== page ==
We're not surprised that Cegielski is allowing herself to be used this way. She is a 2005 law grad of the University of Denver, went to high school in Denver, and apparently spent most of her life there.
Soon it will occur to her that she is the one being pushed out in front when something hits the fan. Her quotes and name are the ones being used and not those of Murray, Nall, et al. Numerous PR people have quit the Society after they discovered that.
Cegielski has done a flip-flop in now serving as the spokesperson for an organization with anti-press, anti-democratic, anti-information and anti-New York policies and practices.
She was executive director of the Colorado Government Accountability project that filed an ethics complaint in 2010 against state Senate majority leader John Morse, charging him with abusing his per diem expense account.
She went from consumer activist to apologist for the policies and practices of the PR Society.
Murray, in commenting on the sudden death of VP-PR Arthur Yann June 13 at the age of 48, said Yann had "one of the toughest jobs in PR." Murray made it that way. Yann reported to him and not to the board or CEO.
Exhibitors Need to Know Attendees
A key issue for exhibitors is whether they are reaching people who will buy their products. Are attendees in high enough posts to make buying decisions? Are the costly displays for four days followed by a bump in sales or even traffic? Just who are the people who pass by their exhibits?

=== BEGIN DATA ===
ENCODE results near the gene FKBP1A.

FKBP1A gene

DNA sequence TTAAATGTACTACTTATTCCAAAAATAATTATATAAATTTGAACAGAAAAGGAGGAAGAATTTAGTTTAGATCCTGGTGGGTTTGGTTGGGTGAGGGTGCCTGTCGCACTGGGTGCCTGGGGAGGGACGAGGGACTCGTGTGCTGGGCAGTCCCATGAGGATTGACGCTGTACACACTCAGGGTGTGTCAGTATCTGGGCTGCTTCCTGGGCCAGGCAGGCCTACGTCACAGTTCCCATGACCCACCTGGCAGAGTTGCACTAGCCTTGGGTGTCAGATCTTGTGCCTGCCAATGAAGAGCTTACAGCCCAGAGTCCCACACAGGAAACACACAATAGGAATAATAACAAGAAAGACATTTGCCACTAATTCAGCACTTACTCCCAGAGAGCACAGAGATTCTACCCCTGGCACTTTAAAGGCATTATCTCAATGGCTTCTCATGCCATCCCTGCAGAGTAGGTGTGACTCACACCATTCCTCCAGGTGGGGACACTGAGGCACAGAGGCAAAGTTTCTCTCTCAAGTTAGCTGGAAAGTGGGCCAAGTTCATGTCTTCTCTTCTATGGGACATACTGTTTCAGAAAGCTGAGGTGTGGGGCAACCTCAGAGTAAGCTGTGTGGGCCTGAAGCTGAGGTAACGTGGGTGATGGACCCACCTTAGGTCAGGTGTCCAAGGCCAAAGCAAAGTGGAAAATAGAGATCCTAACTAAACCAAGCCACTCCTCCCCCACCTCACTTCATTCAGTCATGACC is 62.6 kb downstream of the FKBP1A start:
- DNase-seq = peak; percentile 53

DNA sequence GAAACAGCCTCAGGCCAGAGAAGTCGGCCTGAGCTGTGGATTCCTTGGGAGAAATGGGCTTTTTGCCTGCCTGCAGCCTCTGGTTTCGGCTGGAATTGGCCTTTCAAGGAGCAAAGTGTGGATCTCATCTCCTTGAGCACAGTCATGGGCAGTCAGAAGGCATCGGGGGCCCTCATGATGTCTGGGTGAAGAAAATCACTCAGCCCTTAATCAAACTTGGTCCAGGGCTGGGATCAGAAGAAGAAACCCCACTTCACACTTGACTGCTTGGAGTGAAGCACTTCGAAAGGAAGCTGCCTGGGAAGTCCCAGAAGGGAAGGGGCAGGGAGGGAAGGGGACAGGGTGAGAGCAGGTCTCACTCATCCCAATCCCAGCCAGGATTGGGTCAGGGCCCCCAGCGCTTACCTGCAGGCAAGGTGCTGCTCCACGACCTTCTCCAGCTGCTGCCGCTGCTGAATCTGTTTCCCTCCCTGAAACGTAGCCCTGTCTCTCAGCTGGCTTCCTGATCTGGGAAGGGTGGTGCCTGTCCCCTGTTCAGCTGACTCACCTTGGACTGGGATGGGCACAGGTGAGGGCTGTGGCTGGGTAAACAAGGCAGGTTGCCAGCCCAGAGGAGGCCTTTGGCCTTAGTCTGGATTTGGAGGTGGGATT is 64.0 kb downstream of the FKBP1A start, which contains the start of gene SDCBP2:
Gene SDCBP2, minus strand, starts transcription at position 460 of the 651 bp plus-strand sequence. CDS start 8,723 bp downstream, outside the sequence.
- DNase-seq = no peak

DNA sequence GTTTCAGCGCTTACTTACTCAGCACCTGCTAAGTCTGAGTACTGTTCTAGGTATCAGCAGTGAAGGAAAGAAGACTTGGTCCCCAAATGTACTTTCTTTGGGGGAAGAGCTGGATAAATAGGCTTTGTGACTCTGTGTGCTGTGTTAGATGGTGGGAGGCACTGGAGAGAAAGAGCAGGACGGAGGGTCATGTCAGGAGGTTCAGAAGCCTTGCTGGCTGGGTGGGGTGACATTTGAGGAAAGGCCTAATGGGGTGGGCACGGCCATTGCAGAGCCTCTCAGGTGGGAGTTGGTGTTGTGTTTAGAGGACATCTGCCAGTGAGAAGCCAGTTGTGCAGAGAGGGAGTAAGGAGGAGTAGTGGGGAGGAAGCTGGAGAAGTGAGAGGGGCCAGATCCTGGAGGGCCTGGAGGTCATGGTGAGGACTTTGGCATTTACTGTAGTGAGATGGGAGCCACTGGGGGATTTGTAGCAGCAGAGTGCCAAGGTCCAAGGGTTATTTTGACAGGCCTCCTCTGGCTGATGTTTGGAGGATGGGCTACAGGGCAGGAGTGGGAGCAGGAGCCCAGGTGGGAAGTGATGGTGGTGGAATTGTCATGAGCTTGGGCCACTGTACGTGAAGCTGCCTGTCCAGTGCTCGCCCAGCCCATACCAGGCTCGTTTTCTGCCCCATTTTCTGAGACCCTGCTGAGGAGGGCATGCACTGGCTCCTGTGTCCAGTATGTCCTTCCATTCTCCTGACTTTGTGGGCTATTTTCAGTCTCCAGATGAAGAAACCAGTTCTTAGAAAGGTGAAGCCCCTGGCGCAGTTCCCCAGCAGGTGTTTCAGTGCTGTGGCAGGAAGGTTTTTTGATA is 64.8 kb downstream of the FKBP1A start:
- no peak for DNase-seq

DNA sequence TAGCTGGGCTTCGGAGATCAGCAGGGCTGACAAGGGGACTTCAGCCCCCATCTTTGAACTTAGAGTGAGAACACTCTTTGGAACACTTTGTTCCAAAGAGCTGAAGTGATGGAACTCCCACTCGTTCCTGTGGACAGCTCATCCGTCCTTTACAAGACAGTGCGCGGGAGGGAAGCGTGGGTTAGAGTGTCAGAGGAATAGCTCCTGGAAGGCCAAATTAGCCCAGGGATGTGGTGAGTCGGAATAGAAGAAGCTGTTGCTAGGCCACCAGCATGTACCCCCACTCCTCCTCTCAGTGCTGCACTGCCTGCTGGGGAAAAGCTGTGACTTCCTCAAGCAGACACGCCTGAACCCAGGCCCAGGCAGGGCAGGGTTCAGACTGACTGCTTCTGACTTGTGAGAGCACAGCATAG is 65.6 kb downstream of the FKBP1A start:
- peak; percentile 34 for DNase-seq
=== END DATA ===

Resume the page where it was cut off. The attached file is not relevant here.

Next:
An examination of the 1,650 names on the registration list gives some answers to the above questions.
If exhibitors study the first four pages, they will find 256 names but only nine blue chips—General Motors, Amway, Genentech, State Farm Insurance, Eli Lilly and Wells Fargo, Kaiser Permanente, ConocoPhillips, and Comcast.
There are no VPs among the nine. Bryan Byrd is director of communications at Comcast and Jenie Altruda is "head of PR" at Amway. There are 41 directors and 37 managers among the 256.
B-M Cancelled Party in 1970s
Burson-Marsteller, until the mid-1970s, hosted a giant party at each Society conference. It stopped doing that, explaining that there were not enough senior PR people in attendance to justify the expense.
The small minority (18%) of accredited members who have controlled the Society since the mid-1970s, barring non-APRs from running for national office or serving on the Ethics Board, have driven away PR executives from major companies and PR firms. They joined the Arthur W. Page Society, PR Seminar, the Council of PR Firms, and other groups.
Exhibitors will find 102 PR professors on the 2012 registration list and 71 directors of PR of educational institutions. They will find 51 staffers of service firms. How often does one service firm buy the products of another?
They will find 26 PR Society staffers including some whose names are unknown to members because all but seven names were removed from the Society website years ago.
PRS staffers listed are Thomas Albi, Candice Bellittera, Michael Benoit, Don Bill, Phil Bonaventura, John Bomier, Ann Caggiano, Stephanie Cegielski, Albert Chau, Robert Denbe, Christina Darnowski, John Elsasser, Wendy Gallo, John Gumbinger, Amy Jacques, Donna Jonas, Rosanne Mottola, Bill Murray, John Robinson, Colleen Seaver, Richard Spector, Judith Voss, Karla Voth, Art Yann and Nicole Zerillo.